Microsoft, Google and others unite to call for "government surveillance reform"

The controversies surrounding government surveillance of citizens have been well documented in recent weeks and months, and many of the tech companies that most of us rely on every day have, uncomfortably, found themselves at the heart of a global debate regarding user privacy. 

Today, eight of the world's tech giants - Microsoft, Apple, Google, Yahoo, Aol, Facebook, Twitter and LinkedIn - spoke with one voice, describing an "urgent need to reform government surveillance". In an open letter - addressed to President Obama and Congress - the companies presented a united front that sides firmly with the rights of their users. 

The letter says that "the balance in many countries has tipped too far in favor of the state and away from the rights of the individual... This undermines the freedoms we all cherish. It's time for a change." It also highlights efforts such as those recently announced by Microsoft, Yahoo and other companies to encrypt online services "to prevent unauthorized surveillance on our networks". 

The letter concludes by urging lawmakers in the US "to take the lead and make reforms that ensure that government surveillance efforts are clearly restricted by law, proportionate to the risks, transparent and subject to independent oversight", and includes a link to a new cooperative website launched by the eight companies highlighting their campaign for change. outlines five principles, which the companies are calling on governments to "endorse and enact": 

  • Limiting governments' authority to collect users' information, with a clear focus on the type and scale of data being requested and collected
  • Oversight and accountability, with strong checks and balances in place, and independent and adversarial review processes
  • Transparency about government demands, allowing companies to publish data on the number and nature of requests
  • Respecting the free flow of information and not inhibiting users' access to lawfully available information across borders
  • Avoiding conflicts among governments with a framework for cross-jurisdiction information requests 

In a separate blog post on its own site, Microsoft's Brad Smith said that while the company believes "technology is a powerful tool that can help people... people won't use technology they don't trust. Governments have put this trust at risk, and governments need to help restore it." 

Today's call for action by these companies is a significant step, but it remains to be seen whether their unified lobbying efforts will yield the results that they desire.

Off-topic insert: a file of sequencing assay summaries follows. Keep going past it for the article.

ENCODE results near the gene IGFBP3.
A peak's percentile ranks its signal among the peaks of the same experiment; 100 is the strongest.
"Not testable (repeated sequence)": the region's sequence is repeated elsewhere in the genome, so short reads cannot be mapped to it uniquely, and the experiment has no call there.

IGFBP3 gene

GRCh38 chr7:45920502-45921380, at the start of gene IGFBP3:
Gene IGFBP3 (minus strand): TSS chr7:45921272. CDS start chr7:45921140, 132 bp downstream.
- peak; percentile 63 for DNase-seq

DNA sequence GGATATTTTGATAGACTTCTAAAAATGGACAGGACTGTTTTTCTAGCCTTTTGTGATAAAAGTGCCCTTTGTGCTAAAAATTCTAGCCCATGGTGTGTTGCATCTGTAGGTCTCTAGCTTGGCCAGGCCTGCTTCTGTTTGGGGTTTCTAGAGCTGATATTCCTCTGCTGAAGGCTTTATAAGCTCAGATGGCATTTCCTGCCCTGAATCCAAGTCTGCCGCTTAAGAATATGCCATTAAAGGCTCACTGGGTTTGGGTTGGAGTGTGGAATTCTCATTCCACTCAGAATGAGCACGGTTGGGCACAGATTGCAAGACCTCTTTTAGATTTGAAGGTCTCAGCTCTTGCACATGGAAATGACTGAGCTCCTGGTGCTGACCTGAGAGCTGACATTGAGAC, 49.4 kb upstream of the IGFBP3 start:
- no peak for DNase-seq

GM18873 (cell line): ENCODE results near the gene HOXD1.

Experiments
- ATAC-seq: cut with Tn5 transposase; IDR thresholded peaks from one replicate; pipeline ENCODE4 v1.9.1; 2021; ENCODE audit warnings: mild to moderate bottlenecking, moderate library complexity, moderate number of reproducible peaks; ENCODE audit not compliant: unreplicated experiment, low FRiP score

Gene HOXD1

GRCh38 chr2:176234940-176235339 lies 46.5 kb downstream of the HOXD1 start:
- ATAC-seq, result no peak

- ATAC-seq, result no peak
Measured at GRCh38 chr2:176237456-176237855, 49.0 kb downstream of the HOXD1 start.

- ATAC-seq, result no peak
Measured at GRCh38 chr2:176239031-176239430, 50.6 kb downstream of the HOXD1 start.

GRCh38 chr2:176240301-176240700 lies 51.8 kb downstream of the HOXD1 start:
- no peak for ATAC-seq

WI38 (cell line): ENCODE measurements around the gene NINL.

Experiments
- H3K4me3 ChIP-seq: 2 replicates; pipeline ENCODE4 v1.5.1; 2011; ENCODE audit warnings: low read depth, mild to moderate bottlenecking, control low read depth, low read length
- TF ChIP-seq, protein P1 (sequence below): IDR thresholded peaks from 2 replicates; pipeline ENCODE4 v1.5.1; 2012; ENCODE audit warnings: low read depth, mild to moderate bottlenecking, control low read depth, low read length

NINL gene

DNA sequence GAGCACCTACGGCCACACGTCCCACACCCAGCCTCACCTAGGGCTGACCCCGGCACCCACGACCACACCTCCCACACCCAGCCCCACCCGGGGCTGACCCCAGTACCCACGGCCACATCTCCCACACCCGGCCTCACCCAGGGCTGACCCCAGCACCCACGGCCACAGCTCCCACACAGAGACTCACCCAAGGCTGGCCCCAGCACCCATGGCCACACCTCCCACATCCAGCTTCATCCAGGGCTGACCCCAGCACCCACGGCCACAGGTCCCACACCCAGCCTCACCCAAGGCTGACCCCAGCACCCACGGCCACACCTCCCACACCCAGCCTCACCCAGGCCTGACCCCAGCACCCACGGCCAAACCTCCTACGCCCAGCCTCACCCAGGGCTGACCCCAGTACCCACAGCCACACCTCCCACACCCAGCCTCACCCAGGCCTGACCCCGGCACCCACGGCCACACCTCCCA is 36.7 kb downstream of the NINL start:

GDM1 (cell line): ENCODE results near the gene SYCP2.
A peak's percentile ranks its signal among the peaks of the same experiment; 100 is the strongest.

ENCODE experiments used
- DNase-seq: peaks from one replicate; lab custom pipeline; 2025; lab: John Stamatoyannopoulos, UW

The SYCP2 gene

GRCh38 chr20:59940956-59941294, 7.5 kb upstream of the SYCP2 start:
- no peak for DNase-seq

Source: / Microsoft

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Lets hope something is also done about remote sensing and Remote Neural Monitoring technologies. This is where the real warrantless surveillance is occurring, from satellites and other remote locations, letting the government track everything you say, think, and do, on top of the communications you have over wired and wireless networks.

Link with more details, patents covering the technology, and videos with NSA Whistleblower Russell Tice discussing this madness on Abby Martin and MSNBC:


I fear pantomime here , appeasement due to recent revelations. Not blaming the companies, but if it were my job at government to try to make people feel secure in their own privacy again I'd welcome this, while simply moving the actual surveillance tech to a lower level.

I'm very cynical though, time will tell i suppose.

seem like a hypocrisy to me, if weren't for snowden revelations these hypocrites companies wont ever made this stunts.

Torolol said,
seem like a hypocrisy to me, if weren't for snowden revelations these hypocrites companies wont ever made this stunts.

They were "legally" forbidden to talk about it. I seriously doubt their shareholders would find them risking the future of their respective companies by revealing this themselves amusing. Cat's out of the bag now though.

Their actions were "illegal" by every definition and by "they" I mean both the alphabet agencies and the companies that went along. Don't think for a second incentives right along with threats weren't used when dealing with these companies. It's just gotten to the point where now they have to appear concerned because it could affect their business and affect quality of surveillance. A new false sense of security would be very valuable here don't you think? Snowden was hero the world, too bad much of it doesn't realize that yet.

I'm not justifying the end result by any stretch -- all I'm saying it's *very* easy to play the martyr card on a forum when it's not your business with billions of dollars on the line, never mind potential imprisonment. I don't doubt that incentives were involved too, but the bottom line is that the companies in question were forced not to talk about it. It's all documented in those leaks. Now that the world knows they can finally start doing something about it without putting their collective heads in a noose. Put the blame where it belongs.

I see where you're coming from, but if the public doesn't punish companies for behaving badly, they will just continue to do it. Imagine if some of these companies were actually forced out of business due to this...the remaining might begin to care about customers instead of just trying to look like they do. I've got news for you, there is A LOT more MS and the others are still not telling us...and why should they?

Pluto is a Planet said,

Funny how AOL and LinkedIn are on top of each other, Apple and Microsoft are on top of each other, twitter and Facebook, and Google and Yahoo.

ians18 said,

Funny how AOL and LinkedIn are on top of each other, Apple and Microsoft are on top of each other, twitter and Facebook, and Google and Yahoo.

Just a coincidence since they're in alphabetical order.